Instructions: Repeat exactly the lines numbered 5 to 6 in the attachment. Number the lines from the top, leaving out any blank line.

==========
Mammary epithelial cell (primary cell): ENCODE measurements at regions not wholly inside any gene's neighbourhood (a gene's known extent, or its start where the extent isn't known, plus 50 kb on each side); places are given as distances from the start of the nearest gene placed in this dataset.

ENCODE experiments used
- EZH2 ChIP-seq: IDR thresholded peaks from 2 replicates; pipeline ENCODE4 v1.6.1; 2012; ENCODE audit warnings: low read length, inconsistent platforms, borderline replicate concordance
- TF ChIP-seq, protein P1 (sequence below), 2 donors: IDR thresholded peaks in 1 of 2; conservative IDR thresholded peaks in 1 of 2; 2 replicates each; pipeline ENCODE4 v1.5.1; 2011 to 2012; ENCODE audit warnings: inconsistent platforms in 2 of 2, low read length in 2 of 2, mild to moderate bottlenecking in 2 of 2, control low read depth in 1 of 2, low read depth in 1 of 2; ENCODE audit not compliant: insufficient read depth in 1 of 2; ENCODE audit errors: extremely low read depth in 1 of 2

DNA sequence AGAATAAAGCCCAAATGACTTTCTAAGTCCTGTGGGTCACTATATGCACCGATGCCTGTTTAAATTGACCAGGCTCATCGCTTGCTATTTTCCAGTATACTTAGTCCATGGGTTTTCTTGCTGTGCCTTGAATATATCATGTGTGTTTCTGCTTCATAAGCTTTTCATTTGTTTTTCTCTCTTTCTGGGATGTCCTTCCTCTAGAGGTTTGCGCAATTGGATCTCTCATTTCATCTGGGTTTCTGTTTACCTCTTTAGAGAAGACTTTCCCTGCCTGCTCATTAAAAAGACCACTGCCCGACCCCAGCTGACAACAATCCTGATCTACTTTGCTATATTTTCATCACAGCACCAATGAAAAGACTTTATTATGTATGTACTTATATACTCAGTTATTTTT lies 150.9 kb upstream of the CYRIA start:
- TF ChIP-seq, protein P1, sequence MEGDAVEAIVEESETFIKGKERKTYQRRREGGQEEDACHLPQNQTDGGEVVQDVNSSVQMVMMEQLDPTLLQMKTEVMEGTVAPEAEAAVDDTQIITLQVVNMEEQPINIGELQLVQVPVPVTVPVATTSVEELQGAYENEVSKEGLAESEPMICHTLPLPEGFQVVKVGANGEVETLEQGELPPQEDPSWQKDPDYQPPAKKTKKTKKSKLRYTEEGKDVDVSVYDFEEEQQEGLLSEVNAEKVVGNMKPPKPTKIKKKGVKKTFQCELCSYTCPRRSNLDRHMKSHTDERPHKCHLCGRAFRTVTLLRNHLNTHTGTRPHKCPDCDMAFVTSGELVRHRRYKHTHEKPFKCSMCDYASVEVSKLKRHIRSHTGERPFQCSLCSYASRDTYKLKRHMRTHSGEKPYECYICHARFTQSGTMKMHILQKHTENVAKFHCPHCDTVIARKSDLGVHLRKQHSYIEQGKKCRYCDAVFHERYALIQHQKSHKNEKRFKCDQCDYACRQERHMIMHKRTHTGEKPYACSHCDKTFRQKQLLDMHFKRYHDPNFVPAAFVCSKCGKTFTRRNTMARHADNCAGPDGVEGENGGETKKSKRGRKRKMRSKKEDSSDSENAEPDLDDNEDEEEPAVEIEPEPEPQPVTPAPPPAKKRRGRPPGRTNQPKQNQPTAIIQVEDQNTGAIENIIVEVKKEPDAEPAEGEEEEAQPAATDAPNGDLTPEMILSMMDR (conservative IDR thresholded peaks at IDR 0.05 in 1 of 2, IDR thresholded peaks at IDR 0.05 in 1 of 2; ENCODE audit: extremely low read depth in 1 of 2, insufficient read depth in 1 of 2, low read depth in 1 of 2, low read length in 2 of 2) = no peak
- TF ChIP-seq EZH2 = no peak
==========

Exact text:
DNA sequence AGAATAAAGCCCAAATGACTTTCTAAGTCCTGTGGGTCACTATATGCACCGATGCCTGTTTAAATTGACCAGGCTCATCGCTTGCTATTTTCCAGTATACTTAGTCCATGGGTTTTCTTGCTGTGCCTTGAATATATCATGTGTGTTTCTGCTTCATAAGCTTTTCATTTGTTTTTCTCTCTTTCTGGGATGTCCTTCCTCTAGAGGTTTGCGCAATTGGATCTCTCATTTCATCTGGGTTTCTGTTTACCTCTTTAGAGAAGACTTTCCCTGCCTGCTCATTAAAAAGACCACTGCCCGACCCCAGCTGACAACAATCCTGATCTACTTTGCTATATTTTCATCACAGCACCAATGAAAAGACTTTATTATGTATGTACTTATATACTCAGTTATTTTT lies 150.9 kb upstream of the CYRIA start:
- TF ChIP-seq, protein P1, sequence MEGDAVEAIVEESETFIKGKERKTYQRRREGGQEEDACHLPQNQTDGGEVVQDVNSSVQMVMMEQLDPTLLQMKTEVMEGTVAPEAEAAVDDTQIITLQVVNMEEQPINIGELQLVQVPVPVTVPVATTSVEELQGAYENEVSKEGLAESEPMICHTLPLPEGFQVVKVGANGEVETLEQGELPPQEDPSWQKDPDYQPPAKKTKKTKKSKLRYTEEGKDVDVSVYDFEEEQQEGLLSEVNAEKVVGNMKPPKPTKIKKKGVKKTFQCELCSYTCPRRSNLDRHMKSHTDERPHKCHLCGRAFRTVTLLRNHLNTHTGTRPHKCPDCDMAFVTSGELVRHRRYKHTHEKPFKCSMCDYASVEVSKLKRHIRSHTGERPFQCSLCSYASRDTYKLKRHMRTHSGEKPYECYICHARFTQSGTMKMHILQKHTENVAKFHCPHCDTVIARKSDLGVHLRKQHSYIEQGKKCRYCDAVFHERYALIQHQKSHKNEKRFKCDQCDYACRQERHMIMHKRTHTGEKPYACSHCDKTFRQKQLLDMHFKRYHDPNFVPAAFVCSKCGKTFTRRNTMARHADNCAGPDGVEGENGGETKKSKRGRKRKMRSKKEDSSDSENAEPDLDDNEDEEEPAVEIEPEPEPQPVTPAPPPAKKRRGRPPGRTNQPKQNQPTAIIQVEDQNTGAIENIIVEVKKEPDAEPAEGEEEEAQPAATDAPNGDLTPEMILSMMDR (conservative IDR thresholded peaks at IDR 0.05 in 1 of 2, IDR thresholded peaks at IDR 0.05 in 1 of 2; ENCODE audit: extremely low read depth in 1 of 2, insufficient read depth in 1 of 2, low read depth in 1 of 2, low read length in 2 of 2) = no peak